MAJOR Scottish businesses have signed up to a new campaign that aims to tackle low pay and insecure working hours.

Living Wage employers insurer Standard Life Aberdeen and energy company SSE have signed up to the “Living Hours” campaign.

The Living Wage Foundation drive aims to tackle widespread insecurity over hours and provide workers with real control over their lives. Its research found Scotland, the South East of England and London have the lowest rate of low-wage work.

The scheme will require organisations to pay the real Living Wage and commit to provide workers with at least four weeks’ notice of shifts, a contract that accurately reflects hours worked, and a contract with a guaranteed minimum of 16 hours a week.

Organisations that agree to these measures will be accredited as Living Hours employers alongside their Living Wage accreditation.

The announcement comes as new research commissioned by the Living Wage Foundation has revealed that one in six, or around five million workers, are in low paid, insecure forms of work, including short-term contracts, and contracts with unpredictable pay and hours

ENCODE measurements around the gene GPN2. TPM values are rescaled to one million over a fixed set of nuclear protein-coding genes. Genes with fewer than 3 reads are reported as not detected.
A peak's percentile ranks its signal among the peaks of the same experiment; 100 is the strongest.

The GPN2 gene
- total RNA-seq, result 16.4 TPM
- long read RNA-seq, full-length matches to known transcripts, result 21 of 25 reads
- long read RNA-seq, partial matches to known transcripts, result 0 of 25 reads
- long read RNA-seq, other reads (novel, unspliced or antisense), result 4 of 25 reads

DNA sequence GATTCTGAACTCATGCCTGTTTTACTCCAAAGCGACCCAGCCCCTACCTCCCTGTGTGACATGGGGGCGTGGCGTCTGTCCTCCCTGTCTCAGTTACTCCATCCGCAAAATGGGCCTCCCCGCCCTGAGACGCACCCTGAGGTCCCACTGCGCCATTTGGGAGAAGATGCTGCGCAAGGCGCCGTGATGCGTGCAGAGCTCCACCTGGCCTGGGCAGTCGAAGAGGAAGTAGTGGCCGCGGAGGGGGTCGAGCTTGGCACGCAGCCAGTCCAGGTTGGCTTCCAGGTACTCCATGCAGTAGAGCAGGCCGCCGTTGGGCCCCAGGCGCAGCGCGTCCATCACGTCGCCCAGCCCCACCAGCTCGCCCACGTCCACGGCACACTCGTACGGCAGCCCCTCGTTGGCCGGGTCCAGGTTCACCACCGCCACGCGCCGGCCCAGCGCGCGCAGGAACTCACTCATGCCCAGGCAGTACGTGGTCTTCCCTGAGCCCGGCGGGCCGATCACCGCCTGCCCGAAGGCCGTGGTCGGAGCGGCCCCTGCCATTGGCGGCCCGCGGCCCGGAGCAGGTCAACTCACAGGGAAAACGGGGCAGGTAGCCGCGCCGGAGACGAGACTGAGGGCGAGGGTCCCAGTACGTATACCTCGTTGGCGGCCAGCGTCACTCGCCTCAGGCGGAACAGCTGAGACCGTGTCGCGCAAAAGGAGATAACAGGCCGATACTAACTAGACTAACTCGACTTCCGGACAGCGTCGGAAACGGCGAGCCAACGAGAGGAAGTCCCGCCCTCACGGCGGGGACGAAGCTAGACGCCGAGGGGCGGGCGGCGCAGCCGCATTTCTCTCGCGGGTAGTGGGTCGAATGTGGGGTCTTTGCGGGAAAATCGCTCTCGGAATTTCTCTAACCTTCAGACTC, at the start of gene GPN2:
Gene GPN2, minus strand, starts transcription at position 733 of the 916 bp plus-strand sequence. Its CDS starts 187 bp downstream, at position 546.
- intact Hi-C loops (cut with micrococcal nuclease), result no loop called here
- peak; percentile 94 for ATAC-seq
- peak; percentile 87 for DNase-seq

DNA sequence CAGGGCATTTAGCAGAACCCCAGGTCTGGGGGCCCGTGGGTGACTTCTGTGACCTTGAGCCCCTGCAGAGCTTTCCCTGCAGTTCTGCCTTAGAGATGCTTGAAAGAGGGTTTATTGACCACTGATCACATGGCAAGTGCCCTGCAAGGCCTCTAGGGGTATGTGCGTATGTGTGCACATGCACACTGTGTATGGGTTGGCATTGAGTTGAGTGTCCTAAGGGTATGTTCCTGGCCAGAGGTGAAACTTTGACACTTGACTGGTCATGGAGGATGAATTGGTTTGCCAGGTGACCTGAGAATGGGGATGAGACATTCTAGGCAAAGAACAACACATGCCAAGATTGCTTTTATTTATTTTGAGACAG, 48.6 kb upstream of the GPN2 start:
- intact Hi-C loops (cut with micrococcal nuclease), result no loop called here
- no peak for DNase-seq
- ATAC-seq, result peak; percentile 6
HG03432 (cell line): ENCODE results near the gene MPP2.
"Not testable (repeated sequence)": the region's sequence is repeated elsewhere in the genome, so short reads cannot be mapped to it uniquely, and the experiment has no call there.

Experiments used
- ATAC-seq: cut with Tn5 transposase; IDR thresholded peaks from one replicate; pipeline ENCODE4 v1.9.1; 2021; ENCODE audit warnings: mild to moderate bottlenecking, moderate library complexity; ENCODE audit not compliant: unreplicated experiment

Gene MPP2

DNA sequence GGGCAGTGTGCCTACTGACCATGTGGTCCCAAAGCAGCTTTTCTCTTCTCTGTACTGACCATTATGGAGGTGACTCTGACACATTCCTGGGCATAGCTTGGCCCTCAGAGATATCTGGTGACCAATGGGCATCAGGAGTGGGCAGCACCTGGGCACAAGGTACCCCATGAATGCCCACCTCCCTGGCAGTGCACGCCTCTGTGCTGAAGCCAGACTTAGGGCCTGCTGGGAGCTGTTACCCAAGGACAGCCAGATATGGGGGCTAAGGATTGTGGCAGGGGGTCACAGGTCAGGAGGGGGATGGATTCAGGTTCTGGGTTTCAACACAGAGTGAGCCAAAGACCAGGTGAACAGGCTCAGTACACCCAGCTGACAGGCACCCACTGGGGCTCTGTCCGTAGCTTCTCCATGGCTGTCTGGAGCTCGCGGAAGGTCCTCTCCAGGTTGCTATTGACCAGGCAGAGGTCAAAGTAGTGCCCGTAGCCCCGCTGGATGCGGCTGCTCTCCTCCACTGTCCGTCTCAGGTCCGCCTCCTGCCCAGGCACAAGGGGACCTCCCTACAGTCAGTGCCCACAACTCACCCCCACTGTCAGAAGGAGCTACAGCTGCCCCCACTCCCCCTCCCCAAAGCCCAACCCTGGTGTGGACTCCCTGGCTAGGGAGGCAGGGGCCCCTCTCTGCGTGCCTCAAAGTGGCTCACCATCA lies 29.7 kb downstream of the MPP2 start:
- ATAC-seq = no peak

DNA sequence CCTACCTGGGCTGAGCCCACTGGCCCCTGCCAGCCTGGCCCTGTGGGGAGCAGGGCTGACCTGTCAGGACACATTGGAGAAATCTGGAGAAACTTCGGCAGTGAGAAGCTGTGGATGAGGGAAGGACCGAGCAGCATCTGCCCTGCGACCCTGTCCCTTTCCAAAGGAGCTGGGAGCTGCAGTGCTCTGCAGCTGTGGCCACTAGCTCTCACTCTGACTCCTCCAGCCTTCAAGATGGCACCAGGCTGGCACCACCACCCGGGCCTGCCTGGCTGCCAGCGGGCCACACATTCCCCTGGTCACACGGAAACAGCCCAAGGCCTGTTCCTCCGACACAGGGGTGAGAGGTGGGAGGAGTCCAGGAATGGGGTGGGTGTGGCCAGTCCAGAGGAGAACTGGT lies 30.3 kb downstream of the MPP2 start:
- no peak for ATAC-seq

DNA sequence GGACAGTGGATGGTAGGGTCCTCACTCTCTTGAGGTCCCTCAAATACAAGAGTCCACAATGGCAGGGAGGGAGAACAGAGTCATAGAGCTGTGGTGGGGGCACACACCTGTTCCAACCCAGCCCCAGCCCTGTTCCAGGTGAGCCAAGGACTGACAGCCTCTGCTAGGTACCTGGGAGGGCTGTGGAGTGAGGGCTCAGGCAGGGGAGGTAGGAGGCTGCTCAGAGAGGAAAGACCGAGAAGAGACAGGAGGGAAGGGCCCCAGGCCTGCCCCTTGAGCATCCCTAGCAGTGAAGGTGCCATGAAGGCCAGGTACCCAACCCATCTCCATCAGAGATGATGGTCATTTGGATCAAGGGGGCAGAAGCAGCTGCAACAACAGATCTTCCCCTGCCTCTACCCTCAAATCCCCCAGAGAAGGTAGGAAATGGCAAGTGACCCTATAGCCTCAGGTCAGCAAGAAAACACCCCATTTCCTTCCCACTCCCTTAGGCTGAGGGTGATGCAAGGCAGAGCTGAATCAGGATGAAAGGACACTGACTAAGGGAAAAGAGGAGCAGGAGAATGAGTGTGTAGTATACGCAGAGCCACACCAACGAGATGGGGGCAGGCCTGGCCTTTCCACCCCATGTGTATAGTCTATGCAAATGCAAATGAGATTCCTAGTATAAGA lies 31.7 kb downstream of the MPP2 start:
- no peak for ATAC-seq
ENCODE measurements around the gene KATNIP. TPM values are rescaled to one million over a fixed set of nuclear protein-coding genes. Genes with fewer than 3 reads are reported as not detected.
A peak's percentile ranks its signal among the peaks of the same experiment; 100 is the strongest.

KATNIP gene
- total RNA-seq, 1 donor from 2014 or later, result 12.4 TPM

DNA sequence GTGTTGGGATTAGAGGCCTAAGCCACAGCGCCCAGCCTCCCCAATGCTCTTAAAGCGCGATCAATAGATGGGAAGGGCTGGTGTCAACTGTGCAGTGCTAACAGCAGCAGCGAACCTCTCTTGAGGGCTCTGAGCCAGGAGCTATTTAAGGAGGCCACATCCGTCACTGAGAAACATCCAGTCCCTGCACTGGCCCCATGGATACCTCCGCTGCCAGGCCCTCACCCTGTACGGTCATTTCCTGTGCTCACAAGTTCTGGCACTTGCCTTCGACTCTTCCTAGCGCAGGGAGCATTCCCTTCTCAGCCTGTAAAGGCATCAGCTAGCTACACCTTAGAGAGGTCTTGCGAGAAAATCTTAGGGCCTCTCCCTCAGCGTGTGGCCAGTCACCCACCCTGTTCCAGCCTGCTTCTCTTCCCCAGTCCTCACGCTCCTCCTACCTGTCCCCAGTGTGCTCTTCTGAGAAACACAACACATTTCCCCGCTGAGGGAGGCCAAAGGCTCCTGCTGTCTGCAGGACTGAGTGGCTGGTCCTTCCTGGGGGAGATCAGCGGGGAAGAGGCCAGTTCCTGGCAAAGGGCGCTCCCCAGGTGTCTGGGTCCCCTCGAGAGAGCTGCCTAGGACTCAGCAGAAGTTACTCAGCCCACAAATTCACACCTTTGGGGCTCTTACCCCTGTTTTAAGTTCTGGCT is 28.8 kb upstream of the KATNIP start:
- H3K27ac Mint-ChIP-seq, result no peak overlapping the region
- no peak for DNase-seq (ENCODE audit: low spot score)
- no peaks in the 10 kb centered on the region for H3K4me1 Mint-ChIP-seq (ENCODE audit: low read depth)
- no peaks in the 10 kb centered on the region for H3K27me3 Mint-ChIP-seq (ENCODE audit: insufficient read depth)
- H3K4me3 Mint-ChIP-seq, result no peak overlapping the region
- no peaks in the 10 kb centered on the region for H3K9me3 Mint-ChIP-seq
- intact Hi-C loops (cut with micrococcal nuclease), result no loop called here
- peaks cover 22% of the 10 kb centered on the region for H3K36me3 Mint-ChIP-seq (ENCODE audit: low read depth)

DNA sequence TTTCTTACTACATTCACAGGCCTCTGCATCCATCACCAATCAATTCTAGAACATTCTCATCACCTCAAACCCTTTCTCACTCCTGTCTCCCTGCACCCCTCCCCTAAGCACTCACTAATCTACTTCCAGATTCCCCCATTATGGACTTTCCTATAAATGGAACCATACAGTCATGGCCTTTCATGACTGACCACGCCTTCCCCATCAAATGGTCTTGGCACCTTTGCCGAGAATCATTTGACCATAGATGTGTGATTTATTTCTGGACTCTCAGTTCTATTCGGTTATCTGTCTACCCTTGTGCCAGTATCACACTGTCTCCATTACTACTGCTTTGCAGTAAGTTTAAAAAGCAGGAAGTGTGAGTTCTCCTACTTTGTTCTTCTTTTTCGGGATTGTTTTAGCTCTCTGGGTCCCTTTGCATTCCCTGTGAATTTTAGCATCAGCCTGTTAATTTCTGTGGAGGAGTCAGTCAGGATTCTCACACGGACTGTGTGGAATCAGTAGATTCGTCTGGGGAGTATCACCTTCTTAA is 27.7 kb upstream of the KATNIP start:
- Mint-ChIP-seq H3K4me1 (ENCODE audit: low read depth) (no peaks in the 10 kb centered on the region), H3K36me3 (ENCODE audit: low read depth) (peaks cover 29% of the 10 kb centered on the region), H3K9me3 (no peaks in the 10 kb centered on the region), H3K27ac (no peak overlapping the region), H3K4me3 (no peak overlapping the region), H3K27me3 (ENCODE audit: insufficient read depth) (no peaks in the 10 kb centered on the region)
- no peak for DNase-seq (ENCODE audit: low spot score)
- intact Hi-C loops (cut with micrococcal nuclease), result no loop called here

It found more than five million (5.1m) workers earn less than the real Living Wage and are in a form of insecure work, two million of which are parents.

It also found more than a fifth (22%) of workers aged 16-24 are in low paid, insecure work, and in most types of insecure work measured, young people are worst affected.

But insecurity is not just a problem for young people – one in two employed people (46%) experiencing insecurity and low pay at work are over the age of 35.

More than a fifth (21%) of the working population in Wales experiences low paid, insecure work, and 17% in the North East, compared to 15% in London and 13% in Scotland.

Those from black and minority ethnic backgrounds are disproportionately affected: 15% of white people in work are experiencing low pay and insecurity in comparison to 17% of workers from mixed/multiple ethnic groups, 17% of Asian/Asian British workers and 17% of Black/African/Caribbean/Black British workers

Katherine Chapman, director of the Living Wage Foundation, said: “The Living Wage has put almost £1 billion extra into the pockets of more than 200,000 workers, but it’s increasingly clear that pay is not the only driver of in-work poverty.

“A lack of secure, stable hours is leaving millions of families struggling to keep their heads above water.”